Councillors ask Hogan for reprieve


TOWN AND borough councillors have made an 11th-hour plea to Minister for the Environment Phil Hogan not to abolish their local authorities.

The publication of long-delayed plans for local government reform is expected next week. The Minister is due to address the annual conference of the Association of Municipal Authorities of Ireland, which represents town, borough and city councils, in Ballinasloe, Co Galway, tonight.

Speaking at the MacGill Summer School in Glenties, Co Donegal, last July, Mr Hogan said it was “extremely likely” the number of local authorities and councillors would be cut.

However, association president Ted Howlin said Mr Hogan had given an assurance he was not going to abolish town councils.

“Over a number of years, local government has been decimated and powers have been removed from local councillors. What we want to see is power given back and I expect town councils to be part of the new arrangements,” he said.

Councillors were “extremely frustrated” by the long delay in publishing the reform programme, added Mr Howlin, a brother of Minister for Public Expenditure Brendan Howlin.

“I would like to see what he is proposing. Then we will be meeting as a body and formulating a response, but for the moment I am taking the man at his word that he intends to keep town councils.”

Davy Hynes, a Wexford borough councillor, said he expected Mr Hogan’s proposals would result in councillor numbers being cut by at least one-third.

“We have seen the dismantling of town government over several decades with responsibilities taken away. This is the final nail in the coffin,” he said.

Johnny Walsh, of Ballinasloe Town Council, accused Mr Hogan of showing a “total lack of respect” to local councillors because they were left in a vacuum for so long without any information about their future.

Town councils will “die a death of 1,000 cuts” unless councillors fight for their survival, a leading local government consultant told the conference.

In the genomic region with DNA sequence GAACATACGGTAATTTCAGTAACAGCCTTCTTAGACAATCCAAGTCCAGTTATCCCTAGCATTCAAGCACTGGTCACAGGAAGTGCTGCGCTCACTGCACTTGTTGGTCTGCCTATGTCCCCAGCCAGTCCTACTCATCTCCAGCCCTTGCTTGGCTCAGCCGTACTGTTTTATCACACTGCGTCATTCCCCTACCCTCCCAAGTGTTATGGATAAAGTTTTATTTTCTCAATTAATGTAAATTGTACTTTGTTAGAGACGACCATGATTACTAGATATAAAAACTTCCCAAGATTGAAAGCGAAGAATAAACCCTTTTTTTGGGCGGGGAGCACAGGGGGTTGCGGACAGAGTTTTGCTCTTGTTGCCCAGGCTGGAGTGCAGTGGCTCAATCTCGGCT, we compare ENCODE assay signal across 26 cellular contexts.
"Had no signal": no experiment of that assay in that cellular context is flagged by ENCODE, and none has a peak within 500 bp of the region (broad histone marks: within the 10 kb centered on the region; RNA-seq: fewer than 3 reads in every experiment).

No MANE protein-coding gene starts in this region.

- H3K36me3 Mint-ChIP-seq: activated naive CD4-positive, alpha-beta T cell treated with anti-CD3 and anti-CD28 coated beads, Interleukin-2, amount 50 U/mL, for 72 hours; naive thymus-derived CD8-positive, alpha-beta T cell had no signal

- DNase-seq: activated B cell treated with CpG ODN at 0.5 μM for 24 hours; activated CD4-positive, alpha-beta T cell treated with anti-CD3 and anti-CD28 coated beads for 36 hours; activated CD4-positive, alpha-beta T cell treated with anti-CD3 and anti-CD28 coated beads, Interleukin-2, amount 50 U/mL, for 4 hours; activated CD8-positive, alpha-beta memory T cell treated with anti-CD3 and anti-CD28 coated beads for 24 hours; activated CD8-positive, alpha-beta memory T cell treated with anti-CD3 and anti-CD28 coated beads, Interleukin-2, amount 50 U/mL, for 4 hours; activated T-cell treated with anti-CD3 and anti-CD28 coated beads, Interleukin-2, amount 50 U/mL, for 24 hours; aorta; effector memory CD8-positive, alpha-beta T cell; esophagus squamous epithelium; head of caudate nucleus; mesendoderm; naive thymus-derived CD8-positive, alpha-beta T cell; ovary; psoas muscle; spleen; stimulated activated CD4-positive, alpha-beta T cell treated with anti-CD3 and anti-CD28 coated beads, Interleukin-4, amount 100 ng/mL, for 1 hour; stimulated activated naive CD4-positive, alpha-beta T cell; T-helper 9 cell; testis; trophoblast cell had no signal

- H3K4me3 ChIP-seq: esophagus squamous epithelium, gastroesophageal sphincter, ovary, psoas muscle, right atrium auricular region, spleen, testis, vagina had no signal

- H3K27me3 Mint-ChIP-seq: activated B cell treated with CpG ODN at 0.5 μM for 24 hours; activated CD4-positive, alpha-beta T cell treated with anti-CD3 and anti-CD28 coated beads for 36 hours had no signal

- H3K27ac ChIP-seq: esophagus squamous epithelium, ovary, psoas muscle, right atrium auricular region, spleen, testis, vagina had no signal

Councillors had a great opportunity to strengthen local democracy but only if they stood up and fought for it, said Seán Ó Riordáin, director of the Public Policy Advisors Network.He said it was his understanding that the Government was beginning to accept the argument for “town and environs” government – a municipal system of authorities – and this could provide a stronger system of local government by councillors.

“If you lie back, expect to get run over. But if you use your voice I think you have a national political environment that would be willing to listen,” he said.

The concept of moving away from centralised government back to local “citizen-centred” democracy had gained traction in Europe, where there was a movement back to municipal government. The savings arising from getting rid of town councils were very limited, he said, and would be “in the low tens of millions in the best-case scenario”.

When compared with the loss of local decision-making, these savings were not worth it and, international experience had shown, would cost money in the long term, he said.

“The problem is that when you break a system it’s very difficult to put it back together. Mistakes were made by other countries and time and again we go down the same road and make the same mistakes,” he said.

The loss of town-level democracy would result in an inability to influence decisions at a national level; a loss of local leadership; and the loss of a reservoir of potential candidates for national politics, he added.